BY TYLER FRANTZ
My son loves to fish. So do I.
That’s why breaking the news that we’d have to wait two more weeks for trout season was so difficult when the Pennsylvania Fish and Boat Commission initially announced the postponement of Mentored Youth Trout Day and an elimination of the two-week Southeast Regional jumpstart to trout season we’d grown accustomed to in recent years.
With COVID-19 spreading across the Commonwealth, I fully understand the agency’s reasoning. It was the responsible thing to do.
But just like canceling Foster’s 5th birthday party and trying to explain why he can’t go to pre-school and see his friends, rational judgment doesn’t always register in a little kid’s mind. He was bummed, and so was I, but at least we could still look forward to the statewide Mentored Youth Trout Day scheduled for April 11.
Then, Tuesday, April 7, one of the strangest things I’ve ever experienced as an outdoors enthusiast took place, when the PFBC announced at 8:04 a.m. that Pennsylvania trout season was officially open statewide as of 8 a.m. that day.
The news came over my smart phone while bouncing my 9-month old daughter on my knee. Foster was eating Cheerios, and my wife was on a virtual conference call for work, as we’re both teaching from home during this unprecedented pandemic, taking turns passing the kids back and forth between classes and office hours.
“We realize that this announcement is another disruption to tradition, but it is in the best interest of public health and safety,” PFBC executive director Tim Schaeffer said in the briefing. “We have already seen that anglers and boaters across the Commonwealth are willing to adapt their behavior to include social distancing, and we ask everyone to follow their lead while enjoying outdoor activities during this challenging time. The trout we have been stocking have had time to spread out, and so should you.”
Reading on, I learned Mentored Youth Trout Day was scrapped, and all normal regulations, sizes and creel limits were in effect, meaning licensed anglers could harvest fish instantly, so long as they follow social distancing guidelines.
I’ll admit, like many, I was irritated at first. With zero advance notice or time to prepare, I didn’t have our gear ready — a task I reserved for doing Friday, on my day off. I had a busy schedule lined up for the day already, even working remotely. And a prompt text message thread among mid-30s-aged friends with kids shared the general consensus that nixing the youth fishing day was wrong. It was messing with their minds, and ours too.
But as I removed myself from the knee-jerk reaction to the announcement, I realized this decision, no matter how unfortunate or inconvenient, was made with the intention of saving lives. At that point, the selfishness began to dissipate and I began to embrace the fact we could still go fishing, even sooner than expected.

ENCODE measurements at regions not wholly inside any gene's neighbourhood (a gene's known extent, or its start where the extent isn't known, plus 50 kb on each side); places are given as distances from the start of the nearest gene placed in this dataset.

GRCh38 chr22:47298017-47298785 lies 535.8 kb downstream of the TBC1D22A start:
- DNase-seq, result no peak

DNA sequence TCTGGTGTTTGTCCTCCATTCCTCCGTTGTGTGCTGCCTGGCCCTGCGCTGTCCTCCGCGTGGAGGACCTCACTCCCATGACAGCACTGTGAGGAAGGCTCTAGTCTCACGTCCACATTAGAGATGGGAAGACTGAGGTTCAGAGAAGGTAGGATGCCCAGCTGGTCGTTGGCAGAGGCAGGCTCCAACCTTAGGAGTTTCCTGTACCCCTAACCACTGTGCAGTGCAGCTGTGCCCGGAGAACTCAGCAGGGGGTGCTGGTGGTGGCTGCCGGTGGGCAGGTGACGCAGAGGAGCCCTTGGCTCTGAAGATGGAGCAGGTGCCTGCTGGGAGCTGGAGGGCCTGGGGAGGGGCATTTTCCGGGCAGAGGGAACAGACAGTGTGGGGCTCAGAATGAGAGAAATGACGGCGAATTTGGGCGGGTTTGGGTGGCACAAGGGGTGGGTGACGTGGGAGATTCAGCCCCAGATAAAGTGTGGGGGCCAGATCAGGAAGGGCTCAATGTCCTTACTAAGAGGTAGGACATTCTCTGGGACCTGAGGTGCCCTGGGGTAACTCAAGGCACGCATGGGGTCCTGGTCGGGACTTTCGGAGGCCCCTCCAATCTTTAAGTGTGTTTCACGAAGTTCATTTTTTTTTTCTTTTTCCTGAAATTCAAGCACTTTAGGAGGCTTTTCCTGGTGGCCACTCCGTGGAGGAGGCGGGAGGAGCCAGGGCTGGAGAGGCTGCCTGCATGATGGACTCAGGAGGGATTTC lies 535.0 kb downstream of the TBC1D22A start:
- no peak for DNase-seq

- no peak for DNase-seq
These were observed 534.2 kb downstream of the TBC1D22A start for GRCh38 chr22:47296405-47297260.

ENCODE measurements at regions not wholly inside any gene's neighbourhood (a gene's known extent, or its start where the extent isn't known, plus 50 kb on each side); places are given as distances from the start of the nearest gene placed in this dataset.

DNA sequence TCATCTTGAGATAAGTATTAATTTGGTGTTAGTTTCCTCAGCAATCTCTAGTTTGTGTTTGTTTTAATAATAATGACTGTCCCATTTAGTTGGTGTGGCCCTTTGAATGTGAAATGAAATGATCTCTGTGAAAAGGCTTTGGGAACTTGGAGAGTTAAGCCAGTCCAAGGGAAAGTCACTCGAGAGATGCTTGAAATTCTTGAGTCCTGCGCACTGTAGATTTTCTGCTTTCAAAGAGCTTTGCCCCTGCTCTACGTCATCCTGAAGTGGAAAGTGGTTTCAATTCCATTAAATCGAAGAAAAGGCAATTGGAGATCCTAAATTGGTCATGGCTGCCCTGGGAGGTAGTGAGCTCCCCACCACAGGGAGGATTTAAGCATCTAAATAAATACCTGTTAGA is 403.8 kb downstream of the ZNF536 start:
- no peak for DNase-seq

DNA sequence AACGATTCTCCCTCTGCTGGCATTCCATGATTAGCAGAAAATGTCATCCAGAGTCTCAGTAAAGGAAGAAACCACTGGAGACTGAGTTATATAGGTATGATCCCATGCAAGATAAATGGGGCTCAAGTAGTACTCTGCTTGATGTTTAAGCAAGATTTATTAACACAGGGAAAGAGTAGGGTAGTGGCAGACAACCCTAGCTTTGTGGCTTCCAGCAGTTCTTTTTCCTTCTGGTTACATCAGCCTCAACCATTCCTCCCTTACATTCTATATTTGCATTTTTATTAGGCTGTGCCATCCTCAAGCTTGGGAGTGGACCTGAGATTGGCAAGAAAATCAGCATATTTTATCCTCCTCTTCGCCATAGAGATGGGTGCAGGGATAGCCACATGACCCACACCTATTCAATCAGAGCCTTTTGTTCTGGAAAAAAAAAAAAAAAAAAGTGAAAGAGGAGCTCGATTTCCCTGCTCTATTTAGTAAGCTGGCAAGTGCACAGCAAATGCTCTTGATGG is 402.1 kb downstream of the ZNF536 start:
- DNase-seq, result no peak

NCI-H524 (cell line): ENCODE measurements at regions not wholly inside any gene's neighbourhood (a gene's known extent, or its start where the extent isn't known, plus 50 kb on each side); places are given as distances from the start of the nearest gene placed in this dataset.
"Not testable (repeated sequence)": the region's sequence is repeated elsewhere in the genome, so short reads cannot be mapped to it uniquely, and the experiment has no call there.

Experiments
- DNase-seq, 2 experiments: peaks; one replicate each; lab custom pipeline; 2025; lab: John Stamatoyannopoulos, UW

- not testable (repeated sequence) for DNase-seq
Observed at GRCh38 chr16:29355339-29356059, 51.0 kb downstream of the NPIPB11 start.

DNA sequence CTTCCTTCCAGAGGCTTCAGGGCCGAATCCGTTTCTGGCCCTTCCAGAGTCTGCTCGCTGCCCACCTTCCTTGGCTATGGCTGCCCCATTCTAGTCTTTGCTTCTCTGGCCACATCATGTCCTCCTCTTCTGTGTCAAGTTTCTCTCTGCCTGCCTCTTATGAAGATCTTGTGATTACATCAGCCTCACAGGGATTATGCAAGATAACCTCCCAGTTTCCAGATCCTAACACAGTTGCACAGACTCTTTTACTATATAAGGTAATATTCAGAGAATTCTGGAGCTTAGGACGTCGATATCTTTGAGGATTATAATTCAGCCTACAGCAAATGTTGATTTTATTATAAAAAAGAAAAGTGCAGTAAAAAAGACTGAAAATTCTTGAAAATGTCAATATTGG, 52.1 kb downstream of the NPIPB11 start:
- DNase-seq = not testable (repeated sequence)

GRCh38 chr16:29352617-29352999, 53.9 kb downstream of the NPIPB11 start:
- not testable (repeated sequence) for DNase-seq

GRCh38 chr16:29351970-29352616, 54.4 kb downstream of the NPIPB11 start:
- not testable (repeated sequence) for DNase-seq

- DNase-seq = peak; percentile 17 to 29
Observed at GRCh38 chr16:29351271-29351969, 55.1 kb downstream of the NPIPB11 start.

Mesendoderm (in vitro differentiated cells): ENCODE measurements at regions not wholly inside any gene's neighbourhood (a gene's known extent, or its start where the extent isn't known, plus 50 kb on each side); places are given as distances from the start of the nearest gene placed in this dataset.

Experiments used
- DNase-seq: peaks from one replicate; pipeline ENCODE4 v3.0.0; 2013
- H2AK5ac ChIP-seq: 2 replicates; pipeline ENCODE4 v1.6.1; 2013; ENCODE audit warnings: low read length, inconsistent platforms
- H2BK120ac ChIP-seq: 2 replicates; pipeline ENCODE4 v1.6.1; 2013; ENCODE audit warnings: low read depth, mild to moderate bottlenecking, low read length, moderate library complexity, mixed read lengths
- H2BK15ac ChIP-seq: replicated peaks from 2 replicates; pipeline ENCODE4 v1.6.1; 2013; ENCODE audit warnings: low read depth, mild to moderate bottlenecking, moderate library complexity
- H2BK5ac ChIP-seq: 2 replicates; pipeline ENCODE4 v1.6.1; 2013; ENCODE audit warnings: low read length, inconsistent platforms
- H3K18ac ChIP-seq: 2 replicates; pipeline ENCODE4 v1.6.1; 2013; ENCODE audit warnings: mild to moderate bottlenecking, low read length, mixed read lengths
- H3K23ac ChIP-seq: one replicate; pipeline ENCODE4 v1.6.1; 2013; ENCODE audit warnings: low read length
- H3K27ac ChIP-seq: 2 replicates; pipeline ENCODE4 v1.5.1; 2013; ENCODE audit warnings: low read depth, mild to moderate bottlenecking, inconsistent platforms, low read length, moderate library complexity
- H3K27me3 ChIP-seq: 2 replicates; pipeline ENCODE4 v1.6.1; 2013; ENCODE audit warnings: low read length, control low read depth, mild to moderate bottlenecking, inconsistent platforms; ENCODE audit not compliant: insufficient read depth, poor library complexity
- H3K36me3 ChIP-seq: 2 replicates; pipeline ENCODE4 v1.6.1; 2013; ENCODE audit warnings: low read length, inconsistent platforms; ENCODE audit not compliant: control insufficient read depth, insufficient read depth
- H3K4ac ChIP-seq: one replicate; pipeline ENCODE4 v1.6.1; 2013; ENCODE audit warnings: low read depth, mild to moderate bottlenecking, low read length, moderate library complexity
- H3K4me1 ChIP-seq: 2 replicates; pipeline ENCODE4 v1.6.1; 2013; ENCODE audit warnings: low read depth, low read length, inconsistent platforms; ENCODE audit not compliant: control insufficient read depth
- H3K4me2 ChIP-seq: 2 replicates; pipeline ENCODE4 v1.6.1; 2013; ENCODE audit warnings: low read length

After talking things over with my wife, we found a way to make it work for Foster and I to go fishing for an hour or so mid-morning. Erin would keep Fynlee with her during office hours, I’d come back and do my afternoon sessions, have an early dinner, and then we’d go back out in the evening. Yes, I married the right woman — thanks honey.
Within about 30 minutes of running, shouting and throwing together fishing gear, my boy and I were headed to the nearest trout stream, fortunately only about five minutes from our home. After all, it was opening day and we weren’t about to miss it for anything.
With neck gaiters as face coverings, we arrived at one of our favorite fishing holes. A few others were already on the creek, but the deep turn-hole was surprisingly open, so we made a bee-line straight for it. I baited Foster’s hook with leftover PowerBait from last season and rummaged through my vest for alternative options, should we need them.
His first strike was a very nice brook trout, landed, photographed and released. A few minutes later, he missed a nice rainbow, but reeled in a brown trout that took a gulp worm from my line. We threw that one back, too, sent with a splash and a smile.
Then, while rebaiting my own hook, Foster was squealing that he caught one all by himself, hoisting up a fat rainbow trout that guzzled the hook. Knowing the fish probably wouldn’t survive, we added this one to a stringer to take home for dinner. Like true gentlemen, we caught one more brookie and abandoned the spot for others to enjoy.
After an afternoon respite at home, we were back at it in the evening, keeping our distance from others, but growing closer as father and son with each memory built. We harvested three more fish to make a smoked trout meal, and left the stream holding hands at sunset.
The surprise opener wasn’t the tradition we had anticipated, but our togetherness on the trout stream was the best medicine anyone could ask for while a virus wreaks havoc on everything else.
Looking at the picture I snapped of Foster lugging out his trout showed he’s proud as pie, and the genuine joy on his face says it all. I’m pretty proud and joyful too.
Even amid a pandemic, our opening day of trout season was just what the doctor ordered.
TYLER FRANTZ is a freelance outdoors columnist and president of the Pennsylvania Outdoor Writers Association.